When God became man he made you and me and the rest of us pretty important people[.] … My hands, my feet, my poor little brain, my eyes, my ears, all matter more than the whole sweep of these constellations! … God himself, the God to whom this whole universe-specked display is as nothing, God himself had hands like mine and feet like mine, and eyes, and brain, and ears!6

Mr. Blue understands that since it is impossible for God to degrade His nature, then it must be true that in the Incarnation, He marvelously elevated ours. Falling to our knees in the Creed, the Last Gospel, and the Angelus, we remember the vast height to which the Incarnation has propelled us. We make these external signs of reverence to show ourselves and others the profound magnitude of our calling before the Incarnate Word.

When we allow foul words to pervade our speech, we make so many external signs of rudeness, indignity, and irreverence. Let us not cancel out our acts of reverence so beautifully ensconced in the liturgy.

All creation praises God, but only men and angels praise God with words. We must use this rare gift of speech for the Glory of God. Psalm 44 aptly describes the fundamental purpose of the tongue:

My heart bursts forth with a good word; I declare my works to the king; My tongue is the pen of a scribe swiftly writing.7

The human tongue functions as a tool for us to praise God with “a good word” that bursts forth from our hearts. Another psalm says, “May my mouth be filled with praise, to sing Your glory, and Your grandeur all the day long.”8 Our mouths cannot at once be filled with praise and profanity. Good words will not burst forth from our hearts if we give quarter to vulgar words. Whether we speak about the Creator or only about created things, we must, in both cases, use reverent words – good words.

As Catholics, we have the responsibility of building up the kingdom of God. Our words function as bricks. We must ask ourselves what kind of structures we build with our words. The Incarnation of Christ revealed and honored so profoundly in traditional liturgies is the light that guides the faithful along the narrow way. It makes clear to us our relationship with the Creator and His creation. We begin to see with the eyes of Christ, and our understanding of who we are and how we ought to act in our daily affairs grows. The initial void we feel when we cast off vulgar expressions will quickly be filled from the outpouring of grace that the extraction of these words accommodates. Those of us graced with eloquence will use our words to speak ornately of Christ, like architects who built in the Gothic or Baroque style. Others of us may prefer simple speech more analogous to a simple Romanesque church. Whatever style of speech the Lord has bestowed on us, we may be sure we are called to use it to build up a beautiful edifice for Him.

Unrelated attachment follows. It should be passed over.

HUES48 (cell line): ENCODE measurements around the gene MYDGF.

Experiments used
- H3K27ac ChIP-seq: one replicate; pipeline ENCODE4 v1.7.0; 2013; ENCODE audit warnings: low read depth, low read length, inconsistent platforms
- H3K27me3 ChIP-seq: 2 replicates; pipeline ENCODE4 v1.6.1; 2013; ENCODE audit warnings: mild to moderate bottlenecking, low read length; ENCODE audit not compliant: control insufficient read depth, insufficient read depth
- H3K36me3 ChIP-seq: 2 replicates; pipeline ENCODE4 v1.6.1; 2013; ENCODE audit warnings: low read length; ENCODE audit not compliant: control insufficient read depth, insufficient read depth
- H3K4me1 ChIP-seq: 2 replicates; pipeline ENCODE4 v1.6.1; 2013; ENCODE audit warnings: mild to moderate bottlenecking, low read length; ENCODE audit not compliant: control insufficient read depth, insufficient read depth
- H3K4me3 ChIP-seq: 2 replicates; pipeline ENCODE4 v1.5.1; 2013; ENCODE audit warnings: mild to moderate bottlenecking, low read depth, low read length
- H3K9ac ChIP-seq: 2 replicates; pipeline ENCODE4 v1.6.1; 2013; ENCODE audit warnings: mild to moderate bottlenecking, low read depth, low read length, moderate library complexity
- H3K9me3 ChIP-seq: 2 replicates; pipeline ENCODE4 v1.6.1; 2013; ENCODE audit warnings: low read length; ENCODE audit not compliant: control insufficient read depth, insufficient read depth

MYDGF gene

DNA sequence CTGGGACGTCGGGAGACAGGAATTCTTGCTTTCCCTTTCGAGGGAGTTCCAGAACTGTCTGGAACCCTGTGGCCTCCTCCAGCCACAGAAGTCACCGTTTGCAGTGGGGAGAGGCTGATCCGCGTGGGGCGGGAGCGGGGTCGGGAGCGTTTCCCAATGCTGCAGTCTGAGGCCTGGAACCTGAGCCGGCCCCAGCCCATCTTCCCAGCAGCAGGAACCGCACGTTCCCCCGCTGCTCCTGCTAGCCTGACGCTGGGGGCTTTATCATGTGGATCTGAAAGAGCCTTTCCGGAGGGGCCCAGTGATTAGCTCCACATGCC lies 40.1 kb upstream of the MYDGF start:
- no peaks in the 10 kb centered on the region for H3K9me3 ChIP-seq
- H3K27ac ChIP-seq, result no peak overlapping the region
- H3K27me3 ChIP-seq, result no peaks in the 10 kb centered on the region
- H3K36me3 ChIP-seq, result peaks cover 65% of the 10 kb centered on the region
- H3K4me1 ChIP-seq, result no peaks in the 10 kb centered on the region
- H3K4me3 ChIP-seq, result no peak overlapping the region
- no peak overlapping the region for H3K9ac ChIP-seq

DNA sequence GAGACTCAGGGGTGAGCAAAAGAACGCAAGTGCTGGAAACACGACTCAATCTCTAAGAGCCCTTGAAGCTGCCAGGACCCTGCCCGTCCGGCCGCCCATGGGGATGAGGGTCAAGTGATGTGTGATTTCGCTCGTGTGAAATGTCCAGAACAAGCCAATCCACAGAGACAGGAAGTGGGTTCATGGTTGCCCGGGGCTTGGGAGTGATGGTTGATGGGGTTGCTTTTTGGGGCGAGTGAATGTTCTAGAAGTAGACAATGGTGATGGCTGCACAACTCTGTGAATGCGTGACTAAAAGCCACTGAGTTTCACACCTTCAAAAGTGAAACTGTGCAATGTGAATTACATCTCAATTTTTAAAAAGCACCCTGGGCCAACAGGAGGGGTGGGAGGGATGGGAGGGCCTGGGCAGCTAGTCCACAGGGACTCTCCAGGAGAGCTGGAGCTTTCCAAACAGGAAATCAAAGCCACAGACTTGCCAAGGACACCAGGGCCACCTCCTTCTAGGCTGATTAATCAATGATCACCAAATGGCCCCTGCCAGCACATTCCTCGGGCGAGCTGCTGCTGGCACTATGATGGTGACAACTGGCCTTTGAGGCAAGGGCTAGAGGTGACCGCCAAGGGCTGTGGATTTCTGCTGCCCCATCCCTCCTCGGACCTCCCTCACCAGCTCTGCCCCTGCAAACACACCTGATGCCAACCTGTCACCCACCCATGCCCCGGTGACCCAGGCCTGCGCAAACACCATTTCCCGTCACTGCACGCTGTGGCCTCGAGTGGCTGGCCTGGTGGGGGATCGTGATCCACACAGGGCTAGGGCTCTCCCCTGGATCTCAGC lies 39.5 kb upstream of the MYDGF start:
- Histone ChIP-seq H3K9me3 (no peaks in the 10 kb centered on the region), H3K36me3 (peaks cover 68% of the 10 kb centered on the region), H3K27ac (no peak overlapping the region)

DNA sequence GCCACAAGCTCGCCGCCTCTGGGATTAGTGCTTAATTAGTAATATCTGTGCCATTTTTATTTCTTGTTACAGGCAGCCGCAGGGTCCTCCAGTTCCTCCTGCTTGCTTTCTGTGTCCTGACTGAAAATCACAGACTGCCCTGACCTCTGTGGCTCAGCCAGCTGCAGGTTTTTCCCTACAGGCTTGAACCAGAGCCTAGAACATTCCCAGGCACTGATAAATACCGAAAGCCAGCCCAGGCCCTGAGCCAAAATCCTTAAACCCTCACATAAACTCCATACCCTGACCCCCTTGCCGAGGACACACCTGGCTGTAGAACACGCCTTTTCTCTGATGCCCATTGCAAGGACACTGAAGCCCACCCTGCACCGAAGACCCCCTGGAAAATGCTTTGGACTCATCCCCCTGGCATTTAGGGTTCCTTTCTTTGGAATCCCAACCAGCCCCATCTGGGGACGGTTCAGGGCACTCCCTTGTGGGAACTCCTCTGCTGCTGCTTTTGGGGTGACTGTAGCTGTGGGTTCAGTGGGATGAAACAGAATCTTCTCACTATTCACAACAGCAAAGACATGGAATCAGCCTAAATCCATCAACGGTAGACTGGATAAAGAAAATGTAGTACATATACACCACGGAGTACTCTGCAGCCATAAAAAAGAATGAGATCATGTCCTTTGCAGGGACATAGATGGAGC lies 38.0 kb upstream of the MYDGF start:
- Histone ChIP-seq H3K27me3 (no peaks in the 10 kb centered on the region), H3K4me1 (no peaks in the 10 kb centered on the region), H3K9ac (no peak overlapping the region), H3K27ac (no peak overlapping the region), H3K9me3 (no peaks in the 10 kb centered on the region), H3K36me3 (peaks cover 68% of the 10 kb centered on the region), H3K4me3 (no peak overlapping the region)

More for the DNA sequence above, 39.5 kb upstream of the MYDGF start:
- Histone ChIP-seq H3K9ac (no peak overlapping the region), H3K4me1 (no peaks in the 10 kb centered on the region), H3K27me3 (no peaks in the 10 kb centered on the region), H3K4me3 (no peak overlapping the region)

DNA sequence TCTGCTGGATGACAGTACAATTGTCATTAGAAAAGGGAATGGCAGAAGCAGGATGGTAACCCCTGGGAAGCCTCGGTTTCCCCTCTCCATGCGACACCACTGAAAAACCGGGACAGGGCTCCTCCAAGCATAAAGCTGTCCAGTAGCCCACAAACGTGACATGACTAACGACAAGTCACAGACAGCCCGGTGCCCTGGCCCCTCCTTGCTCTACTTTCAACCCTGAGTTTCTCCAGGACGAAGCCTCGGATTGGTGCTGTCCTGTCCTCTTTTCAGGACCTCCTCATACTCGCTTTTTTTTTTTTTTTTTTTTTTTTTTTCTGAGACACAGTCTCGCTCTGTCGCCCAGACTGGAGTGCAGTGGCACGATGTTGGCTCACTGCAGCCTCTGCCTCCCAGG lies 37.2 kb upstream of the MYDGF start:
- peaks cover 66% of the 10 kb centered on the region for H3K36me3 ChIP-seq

When we refine our speech, even those who do not know God will desire to listen to us. Our words will draw them with the soft fragrance of a rose and the sharp clarity of a diamond. Although the beauty of a rose or a diamond does not speak explicitly about God, it points to Him unwaveringly. If we cultivate our speech like a gardener cultivating his roses, and polish it, like a skilled jeweler polishing his gems, then indeed we will direct the multitude who thirsts for beauty to the source of beauty. Little by little, they will seek no longer our voices, but the voice of the one of whom it is said, “[Y]ou spoke and they were made.”9 Eventually, these searching souls will yield to Him, the author of all beauty, fairer in beauty than all the sons of men with grace poured out upon His lips.10 Then we will say with Judith: “You sent forth Your spirit, and they were created, and no one can resist Your voice.” 11

* Corrected from the original. Thanks to Peter Kwasniewski for the fix.


[1] Luke 12:48, Ignatius RSV

[2] Psalm 8:3-4, Baronius Brev. Vol. I (page 194)

[3] Psalm 8:5-6, Baronius Brev. Vol. I, Author substituted U.S. spelling. (page 194)

[4] Ordinary of the Mass, Baronius Missal (page 925)

[5] Wisdom 18:15, Ignatius RSV. Paraphrased by author.

[6] Mr. Blue by Myles Connolly, Cluny Media LLC (page 34)

[7] Psalm 44:1, Baronius Brev. Vol. I (page 394)

[8] Psalm 70:8, Baronius Brev. Vol. I (page 521)

[9] Judith 16:14, Baronius Brev. Vol. I (page 414)

[10] Psalm 44:2, Baronius Brev. Vol. I. Paraphrased by author. (page 395)

[11] Judith 16:14, Baronius Brev. Vol. I (page 414)